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Published September 14th, 2022
SMC's Chase Jones drafted by NOLA in Major League Rugby
Chase Jones Photo Karen Drinkwater

With limited success, going back to the 1930s, there have been several attempts to create a professional rugby league in the United States. As a rule, if a college rugby player was looking to play professionally, they were forced to look overseas where there were many options to choose from. Since 2018, Major League Rugby has shown steady growth to a point that there are now 13 teams, and they recently held their draft on TV.
In the last five years, Chase Jones has been a mainstay on the Saint Mary's rugby team and a top student in the classroom, receiving two degrees - an undergraduate degree in business administration and his master's in business administration.
"That was a real highlight for me," Jones said. "With those degrees from Saint Mary's, I'm set for life. I was able to enter into the graduate program and a lot of my classes crossed over so staying the fifth year enabled me to graduate with both degrees."
Jones had a second dream fulfilled on Aug. 18. That was when he learned that he was the fifth player taken overall in the draft by the NOLA Gold rugby team located in Metairie, Louisiana (a suburb of New Orleans). "I was watching the draft with my family and buddies," Jones said. "It was unbelievable to hear my name called out. You don't expect anything like that to occur even when you've been told it's going to happen. When it comes to achieving the opportunity to pursue your dream, it just didn't seem real."
There are many reasons why someone begins to play a sport like rugby. In Jones' case, it was because he was not a good basketball player, and his mother did not want him to play football because she was concerned he would get injured.
"I've been wanting to play a professional sport ever since I started playing sports," said Jones, who grew up in Davis, Calif. "Growing up, I thought about playing for the Sacramento Kings or the 49ers. I didn't make the freshman basketball team and I needed to play a sport because sports have always provided a structure for my life," Jones said. "I saw a poster in the school hallway that said full contact rugby and that's how I found out about it. I'm a sweetheart but I enjoy using my strength and being aggressive and I was instantly hooked on the sport."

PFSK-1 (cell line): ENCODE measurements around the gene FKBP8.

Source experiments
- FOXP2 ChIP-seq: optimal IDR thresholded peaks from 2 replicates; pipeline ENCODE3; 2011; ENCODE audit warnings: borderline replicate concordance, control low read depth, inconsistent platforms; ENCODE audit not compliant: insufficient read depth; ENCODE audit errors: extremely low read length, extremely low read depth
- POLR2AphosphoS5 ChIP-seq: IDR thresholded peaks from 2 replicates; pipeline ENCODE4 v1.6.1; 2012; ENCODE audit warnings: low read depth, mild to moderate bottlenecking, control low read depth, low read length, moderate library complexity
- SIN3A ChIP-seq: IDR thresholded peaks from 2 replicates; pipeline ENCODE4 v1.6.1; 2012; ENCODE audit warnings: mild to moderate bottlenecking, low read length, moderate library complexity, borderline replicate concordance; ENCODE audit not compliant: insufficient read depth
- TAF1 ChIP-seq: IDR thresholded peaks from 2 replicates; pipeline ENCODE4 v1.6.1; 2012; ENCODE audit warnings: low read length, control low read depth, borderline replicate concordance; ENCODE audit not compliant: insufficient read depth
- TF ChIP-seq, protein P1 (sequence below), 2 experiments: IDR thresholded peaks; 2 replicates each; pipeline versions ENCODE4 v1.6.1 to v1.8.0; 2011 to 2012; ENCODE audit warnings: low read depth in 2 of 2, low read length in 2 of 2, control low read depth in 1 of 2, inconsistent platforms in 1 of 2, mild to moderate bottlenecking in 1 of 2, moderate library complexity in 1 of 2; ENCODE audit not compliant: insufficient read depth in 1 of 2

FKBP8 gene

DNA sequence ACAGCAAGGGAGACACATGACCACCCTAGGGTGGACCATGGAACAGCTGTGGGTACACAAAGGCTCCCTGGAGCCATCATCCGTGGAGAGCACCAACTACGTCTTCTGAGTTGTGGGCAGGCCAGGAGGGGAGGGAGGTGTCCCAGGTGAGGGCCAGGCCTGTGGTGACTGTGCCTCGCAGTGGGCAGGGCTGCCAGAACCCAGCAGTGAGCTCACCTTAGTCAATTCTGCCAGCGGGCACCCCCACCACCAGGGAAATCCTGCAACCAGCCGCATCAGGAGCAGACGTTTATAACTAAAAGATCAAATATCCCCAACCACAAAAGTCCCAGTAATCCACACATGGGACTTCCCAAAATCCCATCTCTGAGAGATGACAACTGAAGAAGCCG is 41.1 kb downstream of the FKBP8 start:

Jones told his mother that rugby was like soccer, and she did not get to see him play until his second season. "It was then she saw her first game of rugby," Jones said. "At that point, I was already head over heels in love with the sport so there was no way I was going to let her tell me I couldn't continue to do it, and the rest is history."
Jones played for Coach Andy Malpas at Davis, which was one of the few public schools that had its own rugby team. Jones played there his first two years and then it merged with Dixon High School to become a premier club team.
At that point, in picking a college, fate and Jones' father intervened. "I was going to go to Western Washington to play Division 3 rugby, because they were offering me more money and I had had a really good visit to their campus," Jones said. "My dad said that they would help me out if I went to Western Washington, but would not pay the whole thing, but if I went to Saint Mary's, they would pay the full tuition. As a senior in high school, I admit I was pretty ignorant as to the opportunities that were being presented at Saint Mary's. My dad just helped me make the right decision there."
Saint Mary's head coach Tim O'Brien was not at all familiar with Jones at that point. "Chase just showed up when we were practicing and then came to a match the next Saturday and he then announced that he was coming to Saint Mary's," O'Brien said. "He felt that this was a great spot for him, with or without rugby."
Jones was bit of a late bloomer, measuring 5'11" as a freshman and growing to 6'4" by his senior year though only weighing 185. "Believe it or not, I'm the runt of my family," Jones said. "My dad is 6'7", my mom is 6'0", my older brother is 6'10" and my 16-year-old sister is 6'1. I'm 230 now so I am the heaviest."
How does one put on so much weight in just a couple of years? "Non-stop eating and weight room work," Jones said. "My first two years at Saint Mary's, I put on 30 pounds of muscle - I'm now about 230 and hope to be 240 beginning my pro career."